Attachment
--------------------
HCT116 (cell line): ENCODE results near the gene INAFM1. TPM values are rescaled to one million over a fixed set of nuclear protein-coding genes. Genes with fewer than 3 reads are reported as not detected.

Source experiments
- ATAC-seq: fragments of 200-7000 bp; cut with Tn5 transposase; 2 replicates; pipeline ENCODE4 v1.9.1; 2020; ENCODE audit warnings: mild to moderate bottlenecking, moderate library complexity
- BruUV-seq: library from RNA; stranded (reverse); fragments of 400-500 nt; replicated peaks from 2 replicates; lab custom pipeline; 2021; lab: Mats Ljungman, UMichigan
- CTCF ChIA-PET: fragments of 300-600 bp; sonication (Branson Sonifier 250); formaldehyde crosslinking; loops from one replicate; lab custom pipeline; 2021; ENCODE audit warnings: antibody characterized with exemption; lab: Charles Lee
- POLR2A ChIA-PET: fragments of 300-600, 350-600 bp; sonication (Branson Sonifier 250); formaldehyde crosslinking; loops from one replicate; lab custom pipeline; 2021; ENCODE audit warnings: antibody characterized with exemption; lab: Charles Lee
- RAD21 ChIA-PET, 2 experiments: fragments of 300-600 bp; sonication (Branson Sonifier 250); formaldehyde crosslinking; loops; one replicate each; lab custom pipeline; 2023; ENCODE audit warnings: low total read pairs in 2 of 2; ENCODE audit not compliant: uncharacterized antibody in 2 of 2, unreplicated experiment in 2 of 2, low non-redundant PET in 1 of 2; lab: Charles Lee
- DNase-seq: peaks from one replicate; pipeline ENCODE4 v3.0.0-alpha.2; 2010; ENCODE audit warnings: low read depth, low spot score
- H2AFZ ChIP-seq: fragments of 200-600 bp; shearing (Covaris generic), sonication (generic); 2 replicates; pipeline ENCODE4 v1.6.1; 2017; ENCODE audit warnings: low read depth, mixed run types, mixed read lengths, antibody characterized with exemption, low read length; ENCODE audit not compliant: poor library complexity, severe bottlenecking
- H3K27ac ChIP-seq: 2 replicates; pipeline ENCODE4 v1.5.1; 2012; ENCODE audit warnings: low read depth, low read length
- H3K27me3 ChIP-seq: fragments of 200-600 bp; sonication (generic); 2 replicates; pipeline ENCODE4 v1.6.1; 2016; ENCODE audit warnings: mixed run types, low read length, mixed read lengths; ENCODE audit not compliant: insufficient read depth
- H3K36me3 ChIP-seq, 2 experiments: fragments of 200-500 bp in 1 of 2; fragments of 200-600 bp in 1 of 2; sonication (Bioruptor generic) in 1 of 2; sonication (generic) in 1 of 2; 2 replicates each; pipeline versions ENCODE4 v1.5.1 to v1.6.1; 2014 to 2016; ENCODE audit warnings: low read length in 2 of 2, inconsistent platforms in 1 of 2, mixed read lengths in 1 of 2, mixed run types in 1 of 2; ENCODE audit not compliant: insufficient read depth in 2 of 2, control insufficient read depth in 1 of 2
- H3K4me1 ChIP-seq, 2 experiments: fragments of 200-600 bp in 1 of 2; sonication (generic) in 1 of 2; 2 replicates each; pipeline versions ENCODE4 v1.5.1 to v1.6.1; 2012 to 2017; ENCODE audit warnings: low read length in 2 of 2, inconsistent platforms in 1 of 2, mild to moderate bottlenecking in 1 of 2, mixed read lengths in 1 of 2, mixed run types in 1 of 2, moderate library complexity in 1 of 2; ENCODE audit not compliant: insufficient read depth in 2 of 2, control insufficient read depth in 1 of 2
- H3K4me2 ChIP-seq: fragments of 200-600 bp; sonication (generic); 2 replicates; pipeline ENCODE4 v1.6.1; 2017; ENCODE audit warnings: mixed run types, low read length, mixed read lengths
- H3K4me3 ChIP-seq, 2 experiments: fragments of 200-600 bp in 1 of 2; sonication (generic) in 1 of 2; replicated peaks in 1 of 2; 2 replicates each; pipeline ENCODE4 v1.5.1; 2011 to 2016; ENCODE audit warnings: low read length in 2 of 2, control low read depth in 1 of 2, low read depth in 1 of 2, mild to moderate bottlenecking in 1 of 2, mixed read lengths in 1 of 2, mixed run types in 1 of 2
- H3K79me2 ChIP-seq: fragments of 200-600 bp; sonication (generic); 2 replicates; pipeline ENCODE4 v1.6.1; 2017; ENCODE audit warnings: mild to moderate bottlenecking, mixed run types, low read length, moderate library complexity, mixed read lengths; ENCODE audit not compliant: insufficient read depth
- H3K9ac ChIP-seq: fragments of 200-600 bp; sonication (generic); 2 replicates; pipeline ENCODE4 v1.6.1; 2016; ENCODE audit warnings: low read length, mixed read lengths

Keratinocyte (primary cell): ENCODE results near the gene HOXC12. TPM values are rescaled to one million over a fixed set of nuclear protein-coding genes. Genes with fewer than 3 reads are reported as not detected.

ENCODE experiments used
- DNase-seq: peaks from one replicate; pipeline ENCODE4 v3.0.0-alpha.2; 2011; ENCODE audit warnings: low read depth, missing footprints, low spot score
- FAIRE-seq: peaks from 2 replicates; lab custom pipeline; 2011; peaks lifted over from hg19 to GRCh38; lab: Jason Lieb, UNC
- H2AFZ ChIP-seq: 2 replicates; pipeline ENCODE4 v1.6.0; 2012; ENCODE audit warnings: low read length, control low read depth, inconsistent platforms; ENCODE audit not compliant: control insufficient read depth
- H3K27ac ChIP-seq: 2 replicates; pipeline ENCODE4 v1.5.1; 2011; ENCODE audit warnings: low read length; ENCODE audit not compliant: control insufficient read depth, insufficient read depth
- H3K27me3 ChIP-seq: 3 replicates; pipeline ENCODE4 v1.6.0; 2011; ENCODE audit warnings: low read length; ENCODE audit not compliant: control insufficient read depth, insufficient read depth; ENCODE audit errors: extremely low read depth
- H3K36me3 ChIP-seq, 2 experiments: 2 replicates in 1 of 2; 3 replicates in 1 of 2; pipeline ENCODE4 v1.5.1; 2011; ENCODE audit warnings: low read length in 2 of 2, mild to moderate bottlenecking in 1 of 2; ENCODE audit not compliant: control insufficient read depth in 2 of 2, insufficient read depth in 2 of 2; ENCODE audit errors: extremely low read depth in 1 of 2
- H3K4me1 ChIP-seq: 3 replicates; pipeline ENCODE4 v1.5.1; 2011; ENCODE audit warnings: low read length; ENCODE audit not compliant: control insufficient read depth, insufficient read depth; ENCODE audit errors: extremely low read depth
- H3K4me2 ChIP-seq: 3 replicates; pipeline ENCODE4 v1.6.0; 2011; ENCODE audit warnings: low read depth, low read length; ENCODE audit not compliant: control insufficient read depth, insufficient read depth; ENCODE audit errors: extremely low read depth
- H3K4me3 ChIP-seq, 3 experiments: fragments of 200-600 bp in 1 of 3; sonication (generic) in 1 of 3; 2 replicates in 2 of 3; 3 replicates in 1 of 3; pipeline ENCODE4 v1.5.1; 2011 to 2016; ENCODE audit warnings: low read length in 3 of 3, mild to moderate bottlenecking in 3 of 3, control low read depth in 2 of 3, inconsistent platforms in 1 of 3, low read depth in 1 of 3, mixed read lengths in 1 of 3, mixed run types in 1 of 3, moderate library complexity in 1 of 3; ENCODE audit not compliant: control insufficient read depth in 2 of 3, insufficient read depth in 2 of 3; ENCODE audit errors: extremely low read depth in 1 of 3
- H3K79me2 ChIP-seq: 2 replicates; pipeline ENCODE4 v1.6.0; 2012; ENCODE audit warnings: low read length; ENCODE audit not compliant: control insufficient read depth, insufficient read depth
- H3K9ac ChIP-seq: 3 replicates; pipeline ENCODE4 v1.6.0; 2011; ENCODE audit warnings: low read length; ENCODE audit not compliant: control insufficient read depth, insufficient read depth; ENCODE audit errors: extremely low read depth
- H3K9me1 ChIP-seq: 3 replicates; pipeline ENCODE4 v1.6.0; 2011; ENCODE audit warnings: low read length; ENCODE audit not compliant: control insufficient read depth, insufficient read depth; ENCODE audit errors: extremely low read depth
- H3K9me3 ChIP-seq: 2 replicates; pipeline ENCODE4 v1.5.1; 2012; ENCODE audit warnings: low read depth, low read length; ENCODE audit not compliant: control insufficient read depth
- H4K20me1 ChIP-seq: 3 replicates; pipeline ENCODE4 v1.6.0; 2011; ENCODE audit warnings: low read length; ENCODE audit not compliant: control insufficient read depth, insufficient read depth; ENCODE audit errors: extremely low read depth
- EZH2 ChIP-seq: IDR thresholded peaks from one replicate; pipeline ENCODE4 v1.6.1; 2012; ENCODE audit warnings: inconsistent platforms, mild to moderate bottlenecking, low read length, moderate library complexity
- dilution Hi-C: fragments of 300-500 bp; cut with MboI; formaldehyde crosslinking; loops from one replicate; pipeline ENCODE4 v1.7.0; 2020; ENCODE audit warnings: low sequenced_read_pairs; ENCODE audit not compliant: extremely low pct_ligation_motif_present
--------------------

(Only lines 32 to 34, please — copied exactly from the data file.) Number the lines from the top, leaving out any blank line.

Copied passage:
- H3K9me3 ChIP-seq: 2 replicates; pipeline ENCODE4 v1.5.1; 2012; ENCODE audit warnings: low read depth, low read length; ENCODE audit not compliant: control insufficient read depth
- H4K20me1 ChIP-seq: 3 replicates; pipeline ENCODE4 v1.6.0; 2011; ENCODE audit warnings: low read length; ENCODE audit not compliant: control insufficient read depth, insufficient read depth; ENCODE audit errors: extremely low read depth
- EZH2 ChIP-seq: IDR thresholded peaks from one replicate; pipeline ENCODE4 v1.6.1; 2012; ENCODE audit warnings: inconsistent platforms, mild to moderate bottlenecking, low read length, moderate library complexity